Again, this very simple title contains just the basics about creating a comic. Background info, such as "what is a graphic novel", is completely appropriate in this context: older readers with more graphic titles under their belts might find some introductory elements too obvious, and hunger for a meatier guide. Suggest this title for kids in grades 3-6 who are looking for a place to begin their graphic opus.

Grades 3-6
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Nonfiction: The Batman Handbook

I love that the author felt it necessary to include a warning at the front of this book: Batman is fictional, vigilante justice is illegal, and Batman himself would be a wanted criminal if he did, in fact, exist.

With that disclaimer out of the way, author Scott Beatty goes on to explain the basics of how to look, act, and fight crime just like everyone's favourite nocturnal hero.

Each of the five chapters covers a skill area, complete with clear, stylized graphics that support the more technical points of the text. Although the illustrations are clearly more utilitarian than decorative, readers will appreciate the visual additions.

Tips on training a sidekick will be particularly useful for those with younger siblings, but parents might want to keep tabs on the reader when he or she reaches the section on rappeling down buildings, or swinging round flagpoles. The entire chapter covering fighting skills is carefully organized to focus on defensive tactics (e.g. breaking a chokehold, disarming a gunman).

Chapters four (Detective Skills) and five (Escape Skills) include tantalizing subsections on collecting blood samples, withstanding a poison kiss, and extinguishing an inferno. I mean, really, what kid doesn't need to know this sort of stuff?

With its high-profile hero and bite-sized chapters, this utility manual is perfect for nonfiction fans or graphic novel fans looking for a text-based experience. It's also an excellent format for group reading, with plenty of opportunites to test out the more practical instructions. Just don't blame the author if you run into trouble while taking out a roomful of goons. Remember, he warned you!


Grades 5-8

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Tuesday, November 29, 2011

Nonfiction: Witches! The Absolutely True Tale of Disaster in Salem

The story of Salem's witch hunts is mysterious, compelling, and horrifying. In the late seventeenth century, the Puritan inhabitants of Salem town were caught up in a whirlwind of fear and accusations of witchcraft. The resulting witch hunt took more than 20 lives, and ruined countless others.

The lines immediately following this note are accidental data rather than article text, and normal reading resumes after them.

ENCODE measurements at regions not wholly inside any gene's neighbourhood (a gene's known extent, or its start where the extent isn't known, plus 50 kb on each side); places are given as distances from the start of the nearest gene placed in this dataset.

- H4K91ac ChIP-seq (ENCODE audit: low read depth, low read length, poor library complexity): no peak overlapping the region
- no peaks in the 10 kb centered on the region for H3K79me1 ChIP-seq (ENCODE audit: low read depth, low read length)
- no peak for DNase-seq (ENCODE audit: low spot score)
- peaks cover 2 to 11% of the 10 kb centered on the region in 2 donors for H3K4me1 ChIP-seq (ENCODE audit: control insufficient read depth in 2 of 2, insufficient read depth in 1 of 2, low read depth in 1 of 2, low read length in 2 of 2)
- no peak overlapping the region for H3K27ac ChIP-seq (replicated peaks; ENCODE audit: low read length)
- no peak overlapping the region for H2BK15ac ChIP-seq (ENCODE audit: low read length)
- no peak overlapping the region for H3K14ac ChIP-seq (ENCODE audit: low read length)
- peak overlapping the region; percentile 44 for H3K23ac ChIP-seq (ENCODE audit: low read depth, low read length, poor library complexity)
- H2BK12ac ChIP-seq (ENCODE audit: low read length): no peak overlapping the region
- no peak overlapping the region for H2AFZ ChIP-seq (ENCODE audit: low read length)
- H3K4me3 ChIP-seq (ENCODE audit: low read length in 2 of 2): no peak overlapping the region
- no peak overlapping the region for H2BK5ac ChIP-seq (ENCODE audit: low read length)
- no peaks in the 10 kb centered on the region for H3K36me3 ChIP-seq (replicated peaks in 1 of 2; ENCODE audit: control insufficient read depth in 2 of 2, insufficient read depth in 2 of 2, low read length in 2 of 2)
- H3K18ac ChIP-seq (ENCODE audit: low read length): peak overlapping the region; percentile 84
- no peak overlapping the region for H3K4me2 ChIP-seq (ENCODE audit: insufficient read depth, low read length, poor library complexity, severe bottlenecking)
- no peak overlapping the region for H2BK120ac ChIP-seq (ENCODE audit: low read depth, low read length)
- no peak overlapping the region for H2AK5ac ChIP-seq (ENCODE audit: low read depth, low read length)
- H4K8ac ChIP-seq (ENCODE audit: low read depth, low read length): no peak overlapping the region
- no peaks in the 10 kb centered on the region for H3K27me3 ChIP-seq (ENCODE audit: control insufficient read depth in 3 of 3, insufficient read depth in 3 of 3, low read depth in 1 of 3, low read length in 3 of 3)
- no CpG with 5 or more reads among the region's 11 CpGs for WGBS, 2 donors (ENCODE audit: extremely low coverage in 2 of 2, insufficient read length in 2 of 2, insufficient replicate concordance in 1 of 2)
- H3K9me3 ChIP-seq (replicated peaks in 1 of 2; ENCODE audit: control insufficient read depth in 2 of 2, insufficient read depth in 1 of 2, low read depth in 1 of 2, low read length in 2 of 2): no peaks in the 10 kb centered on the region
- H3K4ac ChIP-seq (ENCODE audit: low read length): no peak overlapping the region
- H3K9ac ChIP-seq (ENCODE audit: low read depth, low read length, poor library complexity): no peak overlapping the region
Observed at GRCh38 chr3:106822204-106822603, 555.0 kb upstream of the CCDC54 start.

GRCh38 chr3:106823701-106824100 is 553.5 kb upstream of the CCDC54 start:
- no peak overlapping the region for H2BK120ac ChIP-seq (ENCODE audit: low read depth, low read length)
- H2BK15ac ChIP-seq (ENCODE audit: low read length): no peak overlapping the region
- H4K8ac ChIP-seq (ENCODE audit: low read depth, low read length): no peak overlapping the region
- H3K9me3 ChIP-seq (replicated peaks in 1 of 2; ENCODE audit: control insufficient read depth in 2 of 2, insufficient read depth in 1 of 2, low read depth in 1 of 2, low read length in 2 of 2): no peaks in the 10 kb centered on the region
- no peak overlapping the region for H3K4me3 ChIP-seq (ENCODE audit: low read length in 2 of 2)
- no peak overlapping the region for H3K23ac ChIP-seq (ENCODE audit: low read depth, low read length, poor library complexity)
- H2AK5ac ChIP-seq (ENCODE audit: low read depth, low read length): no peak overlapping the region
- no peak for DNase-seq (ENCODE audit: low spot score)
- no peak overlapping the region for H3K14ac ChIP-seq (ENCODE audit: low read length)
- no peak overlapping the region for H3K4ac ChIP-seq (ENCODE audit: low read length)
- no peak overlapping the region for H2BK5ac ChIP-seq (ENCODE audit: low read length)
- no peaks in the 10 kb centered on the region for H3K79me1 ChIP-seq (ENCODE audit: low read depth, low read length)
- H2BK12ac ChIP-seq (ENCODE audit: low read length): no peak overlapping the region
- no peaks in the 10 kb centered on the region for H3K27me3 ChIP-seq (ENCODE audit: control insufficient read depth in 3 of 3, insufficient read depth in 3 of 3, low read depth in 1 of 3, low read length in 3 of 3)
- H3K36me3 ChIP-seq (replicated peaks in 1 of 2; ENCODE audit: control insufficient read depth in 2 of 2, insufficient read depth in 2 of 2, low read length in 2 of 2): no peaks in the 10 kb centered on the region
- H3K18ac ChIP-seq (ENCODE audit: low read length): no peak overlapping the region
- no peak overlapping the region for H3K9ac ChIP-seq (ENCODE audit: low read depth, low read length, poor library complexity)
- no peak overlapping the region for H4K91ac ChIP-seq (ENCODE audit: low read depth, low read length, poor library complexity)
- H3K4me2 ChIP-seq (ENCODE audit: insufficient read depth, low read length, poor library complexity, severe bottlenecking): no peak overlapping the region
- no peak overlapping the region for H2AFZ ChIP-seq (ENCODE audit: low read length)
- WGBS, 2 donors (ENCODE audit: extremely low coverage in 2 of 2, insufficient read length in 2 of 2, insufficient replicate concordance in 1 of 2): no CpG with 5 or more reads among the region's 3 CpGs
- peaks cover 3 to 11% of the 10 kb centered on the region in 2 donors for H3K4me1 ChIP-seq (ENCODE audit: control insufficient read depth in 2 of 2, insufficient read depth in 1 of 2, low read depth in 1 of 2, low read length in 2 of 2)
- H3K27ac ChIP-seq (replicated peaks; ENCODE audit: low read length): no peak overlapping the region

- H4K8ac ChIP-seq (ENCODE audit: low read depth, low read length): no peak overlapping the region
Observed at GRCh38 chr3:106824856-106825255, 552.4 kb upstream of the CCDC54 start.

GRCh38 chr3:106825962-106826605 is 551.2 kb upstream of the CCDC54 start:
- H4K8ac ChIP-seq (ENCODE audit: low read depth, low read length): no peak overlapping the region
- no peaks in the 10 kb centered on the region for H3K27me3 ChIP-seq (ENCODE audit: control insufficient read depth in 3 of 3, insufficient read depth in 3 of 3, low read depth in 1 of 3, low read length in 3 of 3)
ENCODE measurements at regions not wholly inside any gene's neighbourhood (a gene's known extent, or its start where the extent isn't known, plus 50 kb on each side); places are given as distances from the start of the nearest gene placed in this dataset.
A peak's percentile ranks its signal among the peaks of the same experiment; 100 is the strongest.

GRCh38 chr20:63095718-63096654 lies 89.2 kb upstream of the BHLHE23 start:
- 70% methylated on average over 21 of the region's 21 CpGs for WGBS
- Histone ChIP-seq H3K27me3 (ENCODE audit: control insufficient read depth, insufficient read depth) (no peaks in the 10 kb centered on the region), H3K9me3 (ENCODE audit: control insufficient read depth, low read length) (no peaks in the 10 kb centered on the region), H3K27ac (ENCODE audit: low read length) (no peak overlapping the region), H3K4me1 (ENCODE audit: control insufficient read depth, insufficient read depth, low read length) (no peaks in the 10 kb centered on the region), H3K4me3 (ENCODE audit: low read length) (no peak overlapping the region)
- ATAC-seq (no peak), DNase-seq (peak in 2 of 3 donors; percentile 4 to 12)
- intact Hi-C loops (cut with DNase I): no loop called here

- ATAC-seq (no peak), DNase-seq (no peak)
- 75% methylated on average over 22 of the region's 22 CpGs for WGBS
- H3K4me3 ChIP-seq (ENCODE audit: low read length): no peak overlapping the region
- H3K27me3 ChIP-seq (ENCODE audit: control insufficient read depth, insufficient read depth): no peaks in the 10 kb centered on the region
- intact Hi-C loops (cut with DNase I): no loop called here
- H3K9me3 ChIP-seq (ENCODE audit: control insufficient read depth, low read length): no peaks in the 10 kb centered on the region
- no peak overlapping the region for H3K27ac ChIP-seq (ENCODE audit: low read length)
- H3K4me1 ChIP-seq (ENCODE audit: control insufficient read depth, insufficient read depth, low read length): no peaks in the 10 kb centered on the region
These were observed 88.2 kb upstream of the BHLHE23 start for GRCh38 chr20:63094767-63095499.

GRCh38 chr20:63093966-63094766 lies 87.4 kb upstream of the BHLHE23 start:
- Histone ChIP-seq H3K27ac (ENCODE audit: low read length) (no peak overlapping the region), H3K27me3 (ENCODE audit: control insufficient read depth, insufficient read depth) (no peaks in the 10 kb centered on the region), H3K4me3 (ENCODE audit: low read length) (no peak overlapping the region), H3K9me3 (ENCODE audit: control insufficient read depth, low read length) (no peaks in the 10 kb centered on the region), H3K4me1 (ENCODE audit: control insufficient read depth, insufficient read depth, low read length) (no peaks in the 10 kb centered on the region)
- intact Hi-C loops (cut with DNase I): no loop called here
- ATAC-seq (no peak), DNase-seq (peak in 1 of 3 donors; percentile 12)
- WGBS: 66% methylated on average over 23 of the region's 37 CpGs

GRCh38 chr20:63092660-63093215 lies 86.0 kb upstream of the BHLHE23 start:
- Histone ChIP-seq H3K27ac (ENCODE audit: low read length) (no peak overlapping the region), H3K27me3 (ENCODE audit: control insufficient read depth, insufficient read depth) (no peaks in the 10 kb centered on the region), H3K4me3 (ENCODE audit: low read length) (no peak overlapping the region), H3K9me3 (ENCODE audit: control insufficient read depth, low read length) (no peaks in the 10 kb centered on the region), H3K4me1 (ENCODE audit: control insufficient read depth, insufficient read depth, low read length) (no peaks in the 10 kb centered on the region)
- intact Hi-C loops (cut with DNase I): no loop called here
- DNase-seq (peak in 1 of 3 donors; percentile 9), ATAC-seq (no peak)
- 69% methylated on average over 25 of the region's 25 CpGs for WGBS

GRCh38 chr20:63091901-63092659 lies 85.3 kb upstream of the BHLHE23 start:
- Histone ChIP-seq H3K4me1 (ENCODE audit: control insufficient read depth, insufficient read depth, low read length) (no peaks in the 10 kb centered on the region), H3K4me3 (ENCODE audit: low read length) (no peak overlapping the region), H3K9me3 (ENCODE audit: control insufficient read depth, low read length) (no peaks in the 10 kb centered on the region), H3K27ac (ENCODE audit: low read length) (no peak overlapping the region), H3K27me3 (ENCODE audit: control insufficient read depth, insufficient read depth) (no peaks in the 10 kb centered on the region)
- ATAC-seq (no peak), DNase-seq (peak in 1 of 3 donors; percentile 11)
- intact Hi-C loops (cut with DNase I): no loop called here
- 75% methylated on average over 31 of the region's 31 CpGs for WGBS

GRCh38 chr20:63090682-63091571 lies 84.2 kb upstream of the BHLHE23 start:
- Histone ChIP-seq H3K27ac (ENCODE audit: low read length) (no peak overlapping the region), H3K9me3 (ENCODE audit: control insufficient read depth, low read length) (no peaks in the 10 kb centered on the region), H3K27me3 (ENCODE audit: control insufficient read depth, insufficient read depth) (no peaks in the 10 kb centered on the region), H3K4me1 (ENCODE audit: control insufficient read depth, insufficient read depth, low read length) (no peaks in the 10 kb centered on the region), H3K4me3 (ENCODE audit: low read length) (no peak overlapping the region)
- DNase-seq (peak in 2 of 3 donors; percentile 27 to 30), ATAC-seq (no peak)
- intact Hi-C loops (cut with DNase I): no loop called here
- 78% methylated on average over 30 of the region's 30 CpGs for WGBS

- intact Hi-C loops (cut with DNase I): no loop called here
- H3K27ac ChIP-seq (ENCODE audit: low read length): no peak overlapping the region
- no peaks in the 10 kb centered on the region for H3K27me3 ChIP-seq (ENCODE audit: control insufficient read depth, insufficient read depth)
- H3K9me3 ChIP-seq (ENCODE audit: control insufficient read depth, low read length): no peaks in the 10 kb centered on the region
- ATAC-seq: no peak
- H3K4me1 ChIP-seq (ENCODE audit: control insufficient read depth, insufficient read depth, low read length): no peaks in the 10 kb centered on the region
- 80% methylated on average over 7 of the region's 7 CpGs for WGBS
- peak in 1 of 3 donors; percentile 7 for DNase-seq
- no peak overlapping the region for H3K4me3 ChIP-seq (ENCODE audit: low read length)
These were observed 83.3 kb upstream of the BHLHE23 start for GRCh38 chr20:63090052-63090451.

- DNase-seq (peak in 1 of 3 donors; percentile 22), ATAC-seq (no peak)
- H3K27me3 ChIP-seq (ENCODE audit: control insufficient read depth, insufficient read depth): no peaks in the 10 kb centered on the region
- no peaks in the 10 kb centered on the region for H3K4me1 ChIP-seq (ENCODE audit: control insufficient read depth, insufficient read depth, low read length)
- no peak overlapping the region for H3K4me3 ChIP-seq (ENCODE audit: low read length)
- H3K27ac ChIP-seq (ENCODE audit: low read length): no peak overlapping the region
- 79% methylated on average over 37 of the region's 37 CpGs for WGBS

Author Rosalyn Schanzer tells the true story of the accusations and trials in Salem and the surrounding towns. She uses many primary sources, and the story is always referenced back to documents and realia from the time period.

This would be a fantastic book for a class study (although the topic is definitely not on the Canadian curriculum). The transparent structure of the book gives kids a very clear idea of how narrative writing is related to research, and the length (144 pages, with woodcuts) is short enough to welcome kids who are new to the narrative nonfiction format. National Geographic is always a forward thinking publisher, and the QR code in the back of the book adds appeal for readers who come with their smartphone in hand.

With details that horrify and captivate at the same time, even reluctant readers would find this book accessible, interesting, and worthy of discussion.

Nonfiction (narrative)
Ages 9-14
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Nonfiction:The Monstrous Book of Monsters

Kids who love all things monstrous will be captivated by Candlewick's newest nonfiction title. The gruesome, intricately detailed pages are packed with information about monsters, including anatomy, monster spotting, and identifying a home infestation.

Part utility manual, the latter half of the book is a guide on how to avoid contact with the more dangerous varieties of monster. If all else fails, consult the book's section on defensive tactics (hint: under the bed is NOT a safe place) or resort to the ultimate solution of capture.

Kids will spend hours poring over the tiny flaps and sneaky jokes: grownups should get ready to be regaled with zillions of revolting monster facts and trivia tidbits. A great read for boys, and lovers of nonfiction.

Ages 7-11
Click here to check out the Port Moody Public Library's catalogue!